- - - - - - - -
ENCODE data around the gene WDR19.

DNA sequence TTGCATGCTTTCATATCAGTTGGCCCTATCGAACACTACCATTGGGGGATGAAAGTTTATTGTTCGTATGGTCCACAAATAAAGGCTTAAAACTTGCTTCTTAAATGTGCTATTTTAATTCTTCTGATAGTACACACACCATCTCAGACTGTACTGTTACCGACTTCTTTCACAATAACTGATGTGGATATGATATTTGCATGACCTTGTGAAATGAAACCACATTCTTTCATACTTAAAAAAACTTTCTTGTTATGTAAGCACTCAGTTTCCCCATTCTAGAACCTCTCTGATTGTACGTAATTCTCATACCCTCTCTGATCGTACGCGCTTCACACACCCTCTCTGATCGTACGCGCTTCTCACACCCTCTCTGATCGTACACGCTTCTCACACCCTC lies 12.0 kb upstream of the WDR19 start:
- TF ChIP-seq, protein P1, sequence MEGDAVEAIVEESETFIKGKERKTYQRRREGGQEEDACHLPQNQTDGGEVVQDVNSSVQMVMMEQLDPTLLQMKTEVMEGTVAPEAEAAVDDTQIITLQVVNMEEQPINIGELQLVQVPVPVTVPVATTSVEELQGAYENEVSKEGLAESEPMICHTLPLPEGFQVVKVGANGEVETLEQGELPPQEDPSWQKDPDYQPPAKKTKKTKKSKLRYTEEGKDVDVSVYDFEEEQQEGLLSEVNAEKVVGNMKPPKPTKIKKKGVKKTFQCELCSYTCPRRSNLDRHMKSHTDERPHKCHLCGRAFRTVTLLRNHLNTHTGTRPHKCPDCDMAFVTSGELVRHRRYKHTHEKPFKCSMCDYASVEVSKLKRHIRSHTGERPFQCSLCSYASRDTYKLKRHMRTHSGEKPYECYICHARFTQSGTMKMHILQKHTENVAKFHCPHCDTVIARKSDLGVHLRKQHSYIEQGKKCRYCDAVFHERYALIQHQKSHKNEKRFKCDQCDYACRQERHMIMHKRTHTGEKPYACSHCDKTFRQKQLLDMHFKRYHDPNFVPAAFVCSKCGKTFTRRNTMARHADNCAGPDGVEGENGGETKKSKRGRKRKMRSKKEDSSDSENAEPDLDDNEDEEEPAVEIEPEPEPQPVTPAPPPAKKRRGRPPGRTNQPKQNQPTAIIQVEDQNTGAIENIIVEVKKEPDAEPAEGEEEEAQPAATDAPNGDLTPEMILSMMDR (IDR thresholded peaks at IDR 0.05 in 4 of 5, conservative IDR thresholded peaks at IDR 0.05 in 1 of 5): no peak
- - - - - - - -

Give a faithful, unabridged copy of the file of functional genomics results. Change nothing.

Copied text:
ENCODE data around the gene WDR19.

DNA sequence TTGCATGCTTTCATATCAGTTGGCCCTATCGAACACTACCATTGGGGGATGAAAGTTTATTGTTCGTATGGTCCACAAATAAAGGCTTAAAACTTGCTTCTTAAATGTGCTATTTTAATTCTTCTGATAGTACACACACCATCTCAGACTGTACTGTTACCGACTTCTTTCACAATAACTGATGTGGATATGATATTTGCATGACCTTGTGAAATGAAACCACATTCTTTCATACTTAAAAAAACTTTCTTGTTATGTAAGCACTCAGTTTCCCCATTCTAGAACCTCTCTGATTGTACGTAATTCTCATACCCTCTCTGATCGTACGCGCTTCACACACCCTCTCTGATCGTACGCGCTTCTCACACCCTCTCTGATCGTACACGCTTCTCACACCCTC lies 12.0 kb upstream of the WDR19 start:
- TF ChIP-seq, protein P1, sequence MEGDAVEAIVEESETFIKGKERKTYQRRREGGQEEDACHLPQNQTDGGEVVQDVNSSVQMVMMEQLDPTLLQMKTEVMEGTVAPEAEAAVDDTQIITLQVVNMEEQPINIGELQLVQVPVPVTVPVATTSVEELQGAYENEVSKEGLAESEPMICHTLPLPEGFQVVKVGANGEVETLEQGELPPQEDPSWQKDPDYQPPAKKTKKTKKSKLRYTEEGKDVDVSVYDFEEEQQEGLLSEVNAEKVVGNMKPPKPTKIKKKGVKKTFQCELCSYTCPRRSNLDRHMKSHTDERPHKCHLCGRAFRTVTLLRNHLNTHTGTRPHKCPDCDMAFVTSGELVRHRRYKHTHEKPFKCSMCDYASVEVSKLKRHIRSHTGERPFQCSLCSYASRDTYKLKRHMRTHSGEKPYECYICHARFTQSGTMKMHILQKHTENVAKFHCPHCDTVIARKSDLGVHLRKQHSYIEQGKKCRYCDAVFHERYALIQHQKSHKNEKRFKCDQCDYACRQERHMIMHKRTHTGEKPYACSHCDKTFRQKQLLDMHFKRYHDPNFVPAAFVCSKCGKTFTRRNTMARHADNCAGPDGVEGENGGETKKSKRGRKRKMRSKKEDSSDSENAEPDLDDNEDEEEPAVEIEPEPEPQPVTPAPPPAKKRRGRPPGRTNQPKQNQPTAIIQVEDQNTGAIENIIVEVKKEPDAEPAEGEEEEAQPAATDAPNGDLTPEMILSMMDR (IDR thresholded peaks at IDR 0.05 in 4 of 5, conservative IDR thresholded peaks at IDR 0.05 in 1 of 5): no peak